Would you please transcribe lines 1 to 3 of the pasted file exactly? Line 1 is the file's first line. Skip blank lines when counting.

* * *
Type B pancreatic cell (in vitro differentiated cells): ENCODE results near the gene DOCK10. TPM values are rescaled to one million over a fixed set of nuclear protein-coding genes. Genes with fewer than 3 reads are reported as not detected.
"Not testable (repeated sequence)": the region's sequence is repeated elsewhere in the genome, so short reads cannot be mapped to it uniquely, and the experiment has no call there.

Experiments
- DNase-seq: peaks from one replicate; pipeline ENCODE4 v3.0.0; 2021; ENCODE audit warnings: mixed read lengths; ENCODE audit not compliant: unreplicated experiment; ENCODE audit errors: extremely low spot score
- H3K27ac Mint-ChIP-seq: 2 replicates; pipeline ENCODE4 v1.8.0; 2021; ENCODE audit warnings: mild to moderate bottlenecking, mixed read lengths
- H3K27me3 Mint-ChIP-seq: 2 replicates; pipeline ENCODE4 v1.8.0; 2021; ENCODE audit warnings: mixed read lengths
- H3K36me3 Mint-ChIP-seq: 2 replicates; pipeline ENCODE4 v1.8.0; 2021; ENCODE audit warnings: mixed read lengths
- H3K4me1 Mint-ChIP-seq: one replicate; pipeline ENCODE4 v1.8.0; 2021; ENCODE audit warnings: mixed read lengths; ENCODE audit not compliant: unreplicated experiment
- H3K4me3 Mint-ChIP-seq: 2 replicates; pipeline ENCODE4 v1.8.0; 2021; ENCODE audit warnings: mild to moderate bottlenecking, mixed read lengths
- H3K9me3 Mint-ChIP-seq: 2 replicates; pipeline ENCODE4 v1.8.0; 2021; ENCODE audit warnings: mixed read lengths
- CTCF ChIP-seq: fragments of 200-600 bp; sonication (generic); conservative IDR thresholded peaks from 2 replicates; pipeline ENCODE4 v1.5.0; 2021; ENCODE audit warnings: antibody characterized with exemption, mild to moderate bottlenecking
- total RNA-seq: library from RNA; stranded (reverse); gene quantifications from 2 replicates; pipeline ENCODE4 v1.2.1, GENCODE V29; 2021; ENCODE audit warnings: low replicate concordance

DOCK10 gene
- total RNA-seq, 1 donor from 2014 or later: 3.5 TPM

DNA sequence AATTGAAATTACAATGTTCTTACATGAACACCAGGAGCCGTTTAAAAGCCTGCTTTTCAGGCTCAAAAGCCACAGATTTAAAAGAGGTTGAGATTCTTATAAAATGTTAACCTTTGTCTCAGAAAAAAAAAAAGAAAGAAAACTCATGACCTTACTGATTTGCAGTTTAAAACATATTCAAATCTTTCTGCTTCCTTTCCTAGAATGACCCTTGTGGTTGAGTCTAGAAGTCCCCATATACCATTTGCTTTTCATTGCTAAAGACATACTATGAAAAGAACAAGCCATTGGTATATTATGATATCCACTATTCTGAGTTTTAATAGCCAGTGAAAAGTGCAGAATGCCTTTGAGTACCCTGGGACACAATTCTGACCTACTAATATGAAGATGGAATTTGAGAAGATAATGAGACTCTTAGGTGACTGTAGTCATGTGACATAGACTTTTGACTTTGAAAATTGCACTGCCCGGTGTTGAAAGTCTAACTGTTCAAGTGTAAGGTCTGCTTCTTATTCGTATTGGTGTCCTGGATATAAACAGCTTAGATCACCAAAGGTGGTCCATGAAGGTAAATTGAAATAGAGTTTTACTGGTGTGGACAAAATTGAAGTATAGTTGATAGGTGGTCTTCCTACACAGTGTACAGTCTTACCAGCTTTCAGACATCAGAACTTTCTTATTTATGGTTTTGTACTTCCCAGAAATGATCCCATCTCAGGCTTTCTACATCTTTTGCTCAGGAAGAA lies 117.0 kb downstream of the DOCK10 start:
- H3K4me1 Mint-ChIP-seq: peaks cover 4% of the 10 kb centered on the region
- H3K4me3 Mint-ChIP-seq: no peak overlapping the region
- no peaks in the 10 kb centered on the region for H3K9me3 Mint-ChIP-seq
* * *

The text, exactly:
Type B pancreatic cell (in vitro differentiated cells): ENCODE results near the gene DOCK10. TPM values are rescaled to one million over a fixed set of nuclear protein-coding genes. Genes with fewer than 3 reads are reported as not detected.
"Not testable (repeated sequence)": the region's sequence is repeated elsewhere in the genome, so short reads cannot be mapped to it uniquely, and the experiment has no call there.

Experiments